Towthorpe is mentioned in the Domesday Book of 1086 but is thought to date from much earlier, as pre-historic and Saxon artefacts have been found in the area. Today there's little trace of the village, although earthworks can be seen on the western side of the river. Look out for evidence of the ridge and furrow medieval farming methods in the landscape.
Pass through the gate and continue straight along the path until you approach a fence. Bear right here and make your way towards the old carriageway of the ‘south drive’. You will pass one of the oldest trees in the park, a sycamore planted when the mansion was built. Follow the drive back towards the house, shop and café.
The ponds were created around 1820 and have been a haven for white-clawed crayfish. Keep a look out for the kingfishers and dragonflies that can sometimes be spotted darting across the water.
You’re now back at the top of the oval where you started.
During the spring and summer months, you can watch the swallows coming back and taking a rest on the sides of the house.
Belton main car park, grid ref: SK928391
The route goes rough pasture following sheep and deer tracks. The terrain is firm in most weather conditions, but can be muddy at times especially along the riverside. There's a slight hill and a number of gates, but no stiles.
Belton Estate, Grantham, Lincolnshire, NG32 2LS.
Bus 1 (Lincoln – Grantham) stops outside the main entrance of Belton.
Bus 27 (Sleaford – Grantham) stops outside the main entrance of Belton.
Located on the A607, Grantham to Lincoln road, Belton House is signposted from the A1 and A52.
Satnav: please use NG32 2LS / Belton Village for directions.
Dogs are welcome in the parkland but must be kept on a lead due to grazing deer and livestock.
Provided free of charge. Please note: grounds admission applies. All visitors (including members) must obtain a ticket from visitor reception.
The Stables Café is open, with indoor seating serving a range of hot and cold lunches and snacks as well as a full range of drinks.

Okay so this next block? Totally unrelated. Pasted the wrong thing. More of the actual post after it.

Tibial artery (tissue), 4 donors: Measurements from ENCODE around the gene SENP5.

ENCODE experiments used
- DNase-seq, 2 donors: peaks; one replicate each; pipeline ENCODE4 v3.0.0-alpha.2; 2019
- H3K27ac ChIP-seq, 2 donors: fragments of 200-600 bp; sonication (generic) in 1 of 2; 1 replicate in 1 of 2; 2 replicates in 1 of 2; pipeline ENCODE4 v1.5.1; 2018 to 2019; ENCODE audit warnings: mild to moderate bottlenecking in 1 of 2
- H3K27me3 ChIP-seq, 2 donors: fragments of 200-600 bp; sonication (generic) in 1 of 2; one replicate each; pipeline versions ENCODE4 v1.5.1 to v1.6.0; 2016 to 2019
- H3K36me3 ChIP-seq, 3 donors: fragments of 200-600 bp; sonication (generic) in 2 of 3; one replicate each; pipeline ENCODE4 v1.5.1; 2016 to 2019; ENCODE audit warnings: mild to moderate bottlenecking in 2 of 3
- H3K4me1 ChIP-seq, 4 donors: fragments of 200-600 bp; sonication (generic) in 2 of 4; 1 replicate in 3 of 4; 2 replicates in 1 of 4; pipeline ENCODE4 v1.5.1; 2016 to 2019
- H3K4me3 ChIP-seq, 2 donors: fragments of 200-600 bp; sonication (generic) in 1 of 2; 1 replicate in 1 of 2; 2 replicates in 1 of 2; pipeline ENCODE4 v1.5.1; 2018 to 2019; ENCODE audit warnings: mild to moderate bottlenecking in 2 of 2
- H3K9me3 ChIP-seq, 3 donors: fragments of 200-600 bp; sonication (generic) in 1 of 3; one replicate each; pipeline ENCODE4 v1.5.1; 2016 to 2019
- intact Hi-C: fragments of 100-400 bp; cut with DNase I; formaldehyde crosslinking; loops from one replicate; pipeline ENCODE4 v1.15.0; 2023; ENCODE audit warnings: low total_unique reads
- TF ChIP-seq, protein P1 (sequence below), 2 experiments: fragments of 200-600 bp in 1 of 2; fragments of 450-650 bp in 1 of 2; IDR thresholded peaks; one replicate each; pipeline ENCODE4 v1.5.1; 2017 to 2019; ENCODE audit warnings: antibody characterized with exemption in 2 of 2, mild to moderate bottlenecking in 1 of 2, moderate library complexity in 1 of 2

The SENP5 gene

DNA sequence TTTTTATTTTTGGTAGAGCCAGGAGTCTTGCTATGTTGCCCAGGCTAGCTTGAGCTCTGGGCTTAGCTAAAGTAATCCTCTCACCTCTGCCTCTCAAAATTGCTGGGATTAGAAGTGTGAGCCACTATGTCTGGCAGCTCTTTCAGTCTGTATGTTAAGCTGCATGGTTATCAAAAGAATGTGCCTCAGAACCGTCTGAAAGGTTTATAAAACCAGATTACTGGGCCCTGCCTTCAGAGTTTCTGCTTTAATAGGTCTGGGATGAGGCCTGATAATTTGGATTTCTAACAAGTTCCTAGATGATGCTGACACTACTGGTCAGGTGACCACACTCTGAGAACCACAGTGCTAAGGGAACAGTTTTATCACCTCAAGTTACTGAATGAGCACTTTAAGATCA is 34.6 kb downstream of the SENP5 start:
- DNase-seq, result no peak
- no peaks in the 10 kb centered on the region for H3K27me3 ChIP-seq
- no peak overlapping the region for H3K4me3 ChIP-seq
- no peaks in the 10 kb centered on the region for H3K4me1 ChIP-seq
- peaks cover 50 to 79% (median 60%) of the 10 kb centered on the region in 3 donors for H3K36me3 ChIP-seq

The outdoor adventure playground is open daily.
The gift shop and second-hand bookshop are open daily.
The ground at Belton, due to it’s historic setting, can be uneven with cobbles and gravel paths. Access through gates and fields along deer and sheep tracks.
Accessible toilets can be found in the parkland, the Stables Café and the Ride.
Exploration and relaxation for the whole family
Packed full of treasures, discover a mansion bursting with history. Belton's collection tells a story rich in global history and our future work will focus on bringing those stories to life.
Explore the gardens at Belton, including the Italian Garden, a Conservatory and a Dutch Garden with formal bedding schemes. Whatever time of year you visit, the shifting seasons provide a great variety of colour and wildlife to see.
Rest and refuel in a historic setting or treat yourself to something special to take home. Find out about our dog-friendly café and other places to eat and shop.
Belton is a three pawprint rated place and offers plenty of opportunities for bounding, jumping and sniffing for dogs. With 1,300 acres to explore, come and join us for a wander with your four-legged friend.
Take a closer look at 400 years of ambitious collecting, where treasures include English portraiture, Oriental ceramics and a restored lapis lazuli cabinet.
Explore our fun family day out ideas, including our indoor play area and outdoor adventure playground. Make the most of your day out with the kids at Belton.